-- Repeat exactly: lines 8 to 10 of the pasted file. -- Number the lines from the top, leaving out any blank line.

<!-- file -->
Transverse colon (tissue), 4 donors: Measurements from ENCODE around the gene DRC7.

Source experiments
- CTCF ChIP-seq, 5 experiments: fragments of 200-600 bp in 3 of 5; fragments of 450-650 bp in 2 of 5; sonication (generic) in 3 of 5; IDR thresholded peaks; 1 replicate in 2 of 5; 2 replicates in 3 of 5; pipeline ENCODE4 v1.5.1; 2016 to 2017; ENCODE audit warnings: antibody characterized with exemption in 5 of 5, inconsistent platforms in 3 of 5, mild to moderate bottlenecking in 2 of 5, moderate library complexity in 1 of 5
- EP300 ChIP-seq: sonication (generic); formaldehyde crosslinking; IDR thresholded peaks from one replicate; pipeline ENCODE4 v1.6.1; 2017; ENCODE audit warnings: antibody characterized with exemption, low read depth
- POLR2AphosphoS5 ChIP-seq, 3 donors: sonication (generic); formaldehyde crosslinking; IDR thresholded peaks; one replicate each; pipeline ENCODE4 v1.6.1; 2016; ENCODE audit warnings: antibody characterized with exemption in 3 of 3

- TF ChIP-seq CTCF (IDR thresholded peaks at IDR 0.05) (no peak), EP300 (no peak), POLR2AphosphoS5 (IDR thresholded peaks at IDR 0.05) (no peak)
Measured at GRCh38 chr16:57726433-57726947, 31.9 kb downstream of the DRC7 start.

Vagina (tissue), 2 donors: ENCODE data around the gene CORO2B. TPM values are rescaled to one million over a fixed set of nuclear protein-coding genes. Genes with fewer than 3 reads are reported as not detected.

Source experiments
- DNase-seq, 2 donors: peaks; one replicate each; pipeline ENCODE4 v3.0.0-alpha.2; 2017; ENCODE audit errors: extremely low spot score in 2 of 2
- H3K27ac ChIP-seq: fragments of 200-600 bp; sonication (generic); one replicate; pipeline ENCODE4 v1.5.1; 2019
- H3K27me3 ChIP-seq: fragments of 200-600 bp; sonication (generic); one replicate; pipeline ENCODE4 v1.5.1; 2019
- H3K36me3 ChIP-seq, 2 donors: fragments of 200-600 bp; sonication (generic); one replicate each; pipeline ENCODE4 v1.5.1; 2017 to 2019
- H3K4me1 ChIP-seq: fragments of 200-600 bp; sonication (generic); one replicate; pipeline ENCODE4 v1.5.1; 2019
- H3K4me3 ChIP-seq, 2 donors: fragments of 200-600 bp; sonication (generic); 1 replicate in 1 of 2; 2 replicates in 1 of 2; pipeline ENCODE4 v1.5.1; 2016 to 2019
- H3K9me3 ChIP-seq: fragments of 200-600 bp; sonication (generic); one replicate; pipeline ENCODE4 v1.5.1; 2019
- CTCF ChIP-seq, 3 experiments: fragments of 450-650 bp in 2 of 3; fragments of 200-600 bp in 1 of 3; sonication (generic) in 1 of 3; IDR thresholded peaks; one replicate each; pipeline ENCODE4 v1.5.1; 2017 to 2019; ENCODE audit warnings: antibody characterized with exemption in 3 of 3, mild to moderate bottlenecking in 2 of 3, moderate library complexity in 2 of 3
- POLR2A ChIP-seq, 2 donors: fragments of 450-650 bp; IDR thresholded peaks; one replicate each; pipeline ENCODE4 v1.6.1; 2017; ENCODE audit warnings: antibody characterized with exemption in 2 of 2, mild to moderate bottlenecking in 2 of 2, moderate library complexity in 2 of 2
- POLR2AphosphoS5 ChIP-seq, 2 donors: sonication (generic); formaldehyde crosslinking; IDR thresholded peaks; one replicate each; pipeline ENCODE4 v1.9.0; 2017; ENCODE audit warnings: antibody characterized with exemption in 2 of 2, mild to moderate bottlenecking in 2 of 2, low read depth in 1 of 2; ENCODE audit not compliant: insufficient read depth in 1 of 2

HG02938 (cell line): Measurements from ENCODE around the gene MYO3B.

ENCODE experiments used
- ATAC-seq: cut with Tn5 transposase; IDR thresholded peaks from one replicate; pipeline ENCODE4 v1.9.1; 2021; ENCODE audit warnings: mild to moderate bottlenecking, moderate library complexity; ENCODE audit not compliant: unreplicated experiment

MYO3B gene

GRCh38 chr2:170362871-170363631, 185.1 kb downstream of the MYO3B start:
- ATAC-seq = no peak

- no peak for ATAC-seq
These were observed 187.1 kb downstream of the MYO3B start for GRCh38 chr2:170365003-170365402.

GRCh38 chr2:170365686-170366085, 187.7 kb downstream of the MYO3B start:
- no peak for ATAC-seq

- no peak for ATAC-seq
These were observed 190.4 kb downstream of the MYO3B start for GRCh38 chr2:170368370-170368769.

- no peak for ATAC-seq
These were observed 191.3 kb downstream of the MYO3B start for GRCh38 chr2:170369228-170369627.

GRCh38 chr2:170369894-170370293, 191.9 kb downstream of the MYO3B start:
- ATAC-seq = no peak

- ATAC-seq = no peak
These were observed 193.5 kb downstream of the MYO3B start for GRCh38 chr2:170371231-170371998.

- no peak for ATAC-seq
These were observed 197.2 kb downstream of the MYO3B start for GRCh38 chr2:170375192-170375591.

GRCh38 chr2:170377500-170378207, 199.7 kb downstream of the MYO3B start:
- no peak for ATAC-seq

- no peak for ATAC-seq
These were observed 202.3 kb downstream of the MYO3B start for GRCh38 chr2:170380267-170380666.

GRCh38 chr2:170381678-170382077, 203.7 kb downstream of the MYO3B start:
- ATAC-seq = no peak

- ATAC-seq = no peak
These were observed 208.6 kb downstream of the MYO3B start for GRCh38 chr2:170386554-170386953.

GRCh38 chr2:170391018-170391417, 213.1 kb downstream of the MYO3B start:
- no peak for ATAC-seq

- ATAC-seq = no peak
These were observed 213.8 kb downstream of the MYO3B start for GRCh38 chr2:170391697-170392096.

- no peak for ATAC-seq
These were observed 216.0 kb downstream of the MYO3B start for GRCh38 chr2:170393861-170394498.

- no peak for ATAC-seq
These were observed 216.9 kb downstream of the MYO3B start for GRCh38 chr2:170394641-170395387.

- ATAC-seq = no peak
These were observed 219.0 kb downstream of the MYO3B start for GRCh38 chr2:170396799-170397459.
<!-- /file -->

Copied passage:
Vagina (tissue), 2 donors: ENCODE data around the gene CORO2B. TPM values are rescaled to one million over a fixed set of nuclear protein-coding genes. Genes with fewer than 3 reads are reported as not detected.

Source experiments
- DNase-seq, 2 donors: peaks; one replicate each; pipeline ENCODE4 v3.0.0-alpha.2; 2017; ENCODE audit errors: extremely low spot score in 2 of 2